(Update at the end.) I have a Fiend Folio in a trunk in my basement, along with hexagonal graph paper, 20-sided dice and pewter miniatures. I’m a recovering hard-core Dungeons & Dragons nerd.
This confession made, know that I follow the tribulations of Dragon*Con closely, which faces growing calls for a boycott because one of its founders and principal shareholders faces serious serial child molestation charges. But you don’t have to roll 20’s to find the political and economic threads of the case fascinating.
Ed Kramer has been able to delay trial in Gwinnett County since his initial arrest in August of 2000 on charges of molesting two teenage brothers during sleepovers at his house earlier that summer. Kramer has been using the proceeds from his one-third ownership stake in Dragon*Con to fuel his tortuous legal defense.
“This case has been called for trial no less than 12 times for trial and each time, Kramer has had a reason for delay all the while screaming about his speedy trial rights,” said Gwinnett County district attorney Danny Porter in an email.
Supposedly on house arrest for medical conditions, Kramer was nonetheless caught in a Connecticut hotel in September 2011 with a 14-year-old boy with whom he was apparently filming a horror movie, in violation of the no-contact terms of the court. Georgia extradited him in January.
Kramer has since filed more than 200 requests for accommodation of his physical handicaps and religious restrictions along with various grievances since his return to a Gwinnett County jail cell. Porter has pretty much had it and is arguing that Kramer’s medical condition isn’t legitimate – that he’s faking it to delay trial.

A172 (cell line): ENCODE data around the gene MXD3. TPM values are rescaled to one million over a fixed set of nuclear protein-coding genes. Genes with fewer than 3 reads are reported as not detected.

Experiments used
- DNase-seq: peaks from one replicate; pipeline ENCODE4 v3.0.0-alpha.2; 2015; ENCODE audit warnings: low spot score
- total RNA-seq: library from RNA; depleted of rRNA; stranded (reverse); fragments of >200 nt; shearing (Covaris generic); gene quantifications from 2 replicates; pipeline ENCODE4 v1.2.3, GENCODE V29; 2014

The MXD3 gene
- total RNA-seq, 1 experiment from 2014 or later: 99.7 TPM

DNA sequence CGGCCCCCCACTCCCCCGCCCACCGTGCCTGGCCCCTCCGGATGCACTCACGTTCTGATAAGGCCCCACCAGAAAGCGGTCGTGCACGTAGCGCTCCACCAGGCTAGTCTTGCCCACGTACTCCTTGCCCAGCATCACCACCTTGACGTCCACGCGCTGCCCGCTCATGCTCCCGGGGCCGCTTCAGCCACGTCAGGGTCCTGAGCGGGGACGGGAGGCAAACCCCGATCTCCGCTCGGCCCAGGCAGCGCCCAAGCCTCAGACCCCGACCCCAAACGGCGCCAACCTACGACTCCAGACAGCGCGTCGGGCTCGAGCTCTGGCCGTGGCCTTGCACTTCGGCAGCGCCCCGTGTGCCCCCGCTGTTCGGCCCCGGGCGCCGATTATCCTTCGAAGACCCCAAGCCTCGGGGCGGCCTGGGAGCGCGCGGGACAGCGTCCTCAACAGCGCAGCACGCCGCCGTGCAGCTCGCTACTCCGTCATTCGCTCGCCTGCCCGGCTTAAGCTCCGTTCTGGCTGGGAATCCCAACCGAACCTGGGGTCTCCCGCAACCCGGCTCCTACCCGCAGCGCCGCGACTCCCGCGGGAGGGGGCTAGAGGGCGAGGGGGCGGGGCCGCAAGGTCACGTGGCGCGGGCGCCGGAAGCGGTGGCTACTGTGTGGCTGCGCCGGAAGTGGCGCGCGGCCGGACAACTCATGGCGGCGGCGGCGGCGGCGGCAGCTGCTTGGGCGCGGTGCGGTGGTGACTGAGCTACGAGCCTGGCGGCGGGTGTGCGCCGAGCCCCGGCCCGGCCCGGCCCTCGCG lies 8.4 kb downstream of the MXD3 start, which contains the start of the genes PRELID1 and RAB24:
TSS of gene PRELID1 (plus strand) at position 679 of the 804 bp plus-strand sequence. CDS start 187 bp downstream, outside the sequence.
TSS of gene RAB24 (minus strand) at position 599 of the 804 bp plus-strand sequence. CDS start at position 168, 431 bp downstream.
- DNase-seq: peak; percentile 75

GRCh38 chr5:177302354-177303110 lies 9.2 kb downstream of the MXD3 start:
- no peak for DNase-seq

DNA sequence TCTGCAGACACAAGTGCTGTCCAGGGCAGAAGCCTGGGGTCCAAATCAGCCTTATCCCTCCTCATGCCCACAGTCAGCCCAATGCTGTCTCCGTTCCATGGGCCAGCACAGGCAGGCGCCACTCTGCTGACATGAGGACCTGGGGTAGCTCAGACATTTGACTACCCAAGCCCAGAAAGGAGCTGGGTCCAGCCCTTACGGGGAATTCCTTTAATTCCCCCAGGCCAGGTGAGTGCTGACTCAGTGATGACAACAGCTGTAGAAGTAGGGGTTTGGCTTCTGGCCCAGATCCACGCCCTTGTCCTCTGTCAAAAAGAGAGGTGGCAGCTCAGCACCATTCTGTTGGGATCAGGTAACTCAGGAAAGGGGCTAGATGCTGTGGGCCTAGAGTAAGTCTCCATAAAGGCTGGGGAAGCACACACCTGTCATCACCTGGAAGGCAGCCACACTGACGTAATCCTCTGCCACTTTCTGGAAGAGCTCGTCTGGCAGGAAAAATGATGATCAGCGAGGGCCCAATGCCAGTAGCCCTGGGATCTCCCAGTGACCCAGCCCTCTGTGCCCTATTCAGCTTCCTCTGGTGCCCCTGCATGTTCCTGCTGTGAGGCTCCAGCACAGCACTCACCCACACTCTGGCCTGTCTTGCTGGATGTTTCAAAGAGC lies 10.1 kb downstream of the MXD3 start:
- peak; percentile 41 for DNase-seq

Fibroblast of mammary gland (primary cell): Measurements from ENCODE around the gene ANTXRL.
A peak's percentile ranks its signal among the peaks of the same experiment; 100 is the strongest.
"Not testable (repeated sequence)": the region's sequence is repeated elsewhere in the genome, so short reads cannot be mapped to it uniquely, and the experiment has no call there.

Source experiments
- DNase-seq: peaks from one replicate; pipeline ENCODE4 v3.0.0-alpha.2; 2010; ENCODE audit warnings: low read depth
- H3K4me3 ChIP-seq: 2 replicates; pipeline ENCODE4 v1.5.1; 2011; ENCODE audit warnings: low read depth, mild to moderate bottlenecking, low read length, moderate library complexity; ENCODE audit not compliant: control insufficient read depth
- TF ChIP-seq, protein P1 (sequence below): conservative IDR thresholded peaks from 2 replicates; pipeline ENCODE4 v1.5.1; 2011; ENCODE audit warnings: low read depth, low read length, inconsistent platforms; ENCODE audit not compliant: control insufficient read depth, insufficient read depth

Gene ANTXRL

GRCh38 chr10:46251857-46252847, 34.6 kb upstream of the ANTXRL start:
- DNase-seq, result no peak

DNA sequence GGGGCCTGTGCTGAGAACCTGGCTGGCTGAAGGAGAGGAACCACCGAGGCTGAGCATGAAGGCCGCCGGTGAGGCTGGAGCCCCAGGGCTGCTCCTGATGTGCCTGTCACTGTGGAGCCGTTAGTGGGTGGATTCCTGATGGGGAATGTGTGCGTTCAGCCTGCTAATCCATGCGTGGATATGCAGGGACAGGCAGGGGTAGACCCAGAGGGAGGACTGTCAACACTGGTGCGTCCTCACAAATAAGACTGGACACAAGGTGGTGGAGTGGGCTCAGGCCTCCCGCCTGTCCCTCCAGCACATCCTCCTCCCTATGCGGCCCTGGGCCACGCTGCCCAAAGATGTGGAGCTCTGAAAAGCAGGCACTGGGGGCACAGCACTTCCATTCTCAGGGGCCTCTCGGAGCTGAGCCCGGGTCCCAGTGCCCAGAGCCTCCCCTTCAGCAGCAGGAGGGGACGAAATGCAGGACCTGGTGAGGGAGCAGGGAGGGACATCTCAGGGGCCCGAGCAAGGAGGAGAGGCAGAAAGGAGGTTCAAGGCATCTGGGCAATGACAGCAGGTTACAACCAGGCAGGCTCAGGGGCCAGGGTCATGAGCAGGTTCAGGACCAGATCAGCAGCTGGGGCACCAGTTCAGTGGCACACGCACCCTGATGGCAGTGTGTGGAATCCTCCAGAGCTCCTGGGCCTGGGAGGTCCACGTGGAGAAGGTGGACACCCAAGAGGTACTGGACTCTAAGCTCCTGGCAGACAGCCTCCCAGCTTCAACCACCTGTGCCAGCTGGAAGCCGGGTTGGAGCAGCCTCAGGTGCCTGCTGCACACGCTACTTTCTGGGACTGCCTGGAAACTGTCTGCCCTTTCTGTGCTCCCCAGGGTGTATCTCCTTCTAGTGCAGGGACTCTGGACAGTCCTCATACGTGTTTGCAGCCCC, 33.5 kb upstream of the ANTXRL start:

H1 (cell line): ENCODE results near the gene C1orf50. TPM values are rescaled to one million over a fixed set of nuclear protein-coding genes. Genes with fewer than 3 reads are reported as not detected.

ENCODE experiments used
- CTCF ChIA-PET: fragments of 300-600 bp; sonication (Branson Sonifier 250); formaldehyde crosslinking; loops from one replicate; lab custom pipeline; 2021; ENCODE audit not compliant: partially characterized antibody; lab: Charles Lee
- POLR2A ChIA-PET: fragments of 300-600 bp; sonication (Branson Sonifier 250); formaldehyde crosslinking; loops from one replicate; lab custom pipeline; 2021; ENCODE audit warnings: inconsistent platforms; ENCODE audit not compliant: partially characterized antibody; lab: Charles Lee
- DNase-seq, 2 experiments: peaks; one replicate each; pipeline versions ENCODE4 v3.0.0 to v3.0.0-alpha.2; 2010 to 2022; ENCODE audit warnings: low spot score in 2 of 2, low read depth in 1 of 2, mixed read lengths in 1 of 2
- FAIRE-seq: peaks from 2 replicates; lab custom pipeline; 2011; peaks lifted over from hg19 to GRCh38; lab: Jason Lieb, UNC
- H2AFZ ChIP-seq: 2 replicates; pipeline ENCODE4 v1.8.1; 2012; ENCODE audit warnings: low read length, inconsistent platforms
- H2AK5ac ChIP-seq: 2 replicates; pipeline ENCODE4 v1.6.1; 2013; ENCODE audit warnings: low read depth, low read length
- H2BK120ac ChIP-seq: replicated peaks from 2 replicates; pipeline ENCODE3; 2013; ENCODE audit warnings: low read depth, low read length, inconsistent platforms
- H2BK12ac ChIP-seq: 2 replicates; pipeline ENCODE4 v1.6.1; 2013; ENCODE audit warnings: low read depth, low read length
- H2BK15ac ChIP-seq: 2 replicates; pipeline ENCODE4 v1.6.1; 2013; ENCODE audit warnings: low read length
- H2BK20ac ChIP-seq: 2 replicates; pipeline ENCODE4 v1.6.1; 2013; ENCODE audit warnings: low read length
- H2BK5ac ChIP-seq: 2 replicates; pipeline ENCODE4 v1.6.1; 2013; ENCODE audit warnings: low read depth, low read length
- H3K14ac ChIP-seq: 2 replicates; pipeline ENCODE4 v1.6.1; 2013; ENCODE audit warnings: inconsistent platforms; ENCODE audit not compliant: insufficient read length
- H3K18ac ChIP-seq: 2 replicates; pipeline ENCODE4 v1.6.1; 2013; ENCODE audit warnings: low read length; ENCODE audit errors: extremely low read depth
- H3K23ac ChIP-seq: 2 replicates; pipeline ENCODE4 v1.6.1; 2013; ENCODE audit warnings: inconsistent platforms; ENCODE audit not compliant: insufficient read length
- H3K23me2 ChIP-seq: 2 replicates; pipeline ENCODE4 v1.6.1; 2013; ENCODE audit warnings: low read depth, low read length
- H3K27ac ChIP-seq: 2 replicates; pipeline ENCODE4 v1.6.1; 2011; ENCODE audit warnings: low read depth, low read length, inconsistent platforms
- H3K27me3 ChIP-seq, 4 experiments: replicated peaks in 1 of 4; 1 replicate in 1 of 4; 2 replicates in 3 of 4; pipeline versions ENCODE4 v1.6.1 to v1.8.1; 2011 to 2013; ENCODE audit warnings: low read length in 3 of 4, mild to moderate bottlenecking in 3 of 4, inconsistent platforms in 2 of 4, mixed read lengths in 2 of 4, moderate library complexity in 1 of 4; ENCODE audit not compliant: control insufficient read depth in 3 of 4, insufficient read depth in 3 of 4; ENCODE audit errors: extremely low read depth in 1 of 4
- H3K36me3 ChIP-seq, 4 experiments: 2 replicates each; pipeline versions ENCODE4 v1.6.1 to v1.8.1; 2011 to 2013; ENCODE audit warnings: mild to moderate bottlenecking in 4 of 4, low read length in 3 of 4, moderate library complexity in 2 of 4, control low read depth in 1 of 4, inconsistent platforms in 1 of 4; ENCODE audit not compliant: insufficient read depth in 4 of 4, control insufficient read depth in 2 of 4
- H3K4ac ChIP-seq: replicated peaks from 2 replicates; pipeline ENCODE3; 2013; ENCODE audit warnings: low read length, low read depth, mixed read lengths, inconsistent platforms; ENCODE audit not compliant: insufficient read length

Horror writer Nancy Collins, who is spearheading the boycott, reminded me in a phone call Tuesday that one of Ed Kramer’s principal attorneys has been none other than Bob Barr, former congressman, current Republican candidate for the 11th district U.S. House seat currently occupied by Phil Gingrey, and semi-recovering libertarian. Barr and Kramer go way back. Barr has been working for Kramer since at least 2007. Meanwhile, Kramer has political roots in the science-fiction libertarian movement.
Collins told me she was obliquely referring to Barr’s role in Kramer’s defense when she made claims in a post on comic site The Beat that this case has dragged on for as long as it has because “someone relatively powerful in Georgia politics (is) pulling strings on his behalf behind the scenes.” She clarified in conversation with me that she doesn’t know if Barr himself made phone calls, but said it was suspicious, for example, that Kramer had been granted permission in 2006 to travel to Israel.
It’s an absurd allegation, of course. “Kramer’s trip to Israel was before Barr got involved,” Porter said. “The trip was allowed at Kramer’s attorney’s request to explore a possible disposition of the case, which involved a suspended prison sentence and emigration. This possibility was explored with the consent of the victims but fell through when Kramer was not prepared to admit his guilt, fired that attorney and filed motions claiming that I had tried to banish him from the United States and that we had denied his speedy trial rights.”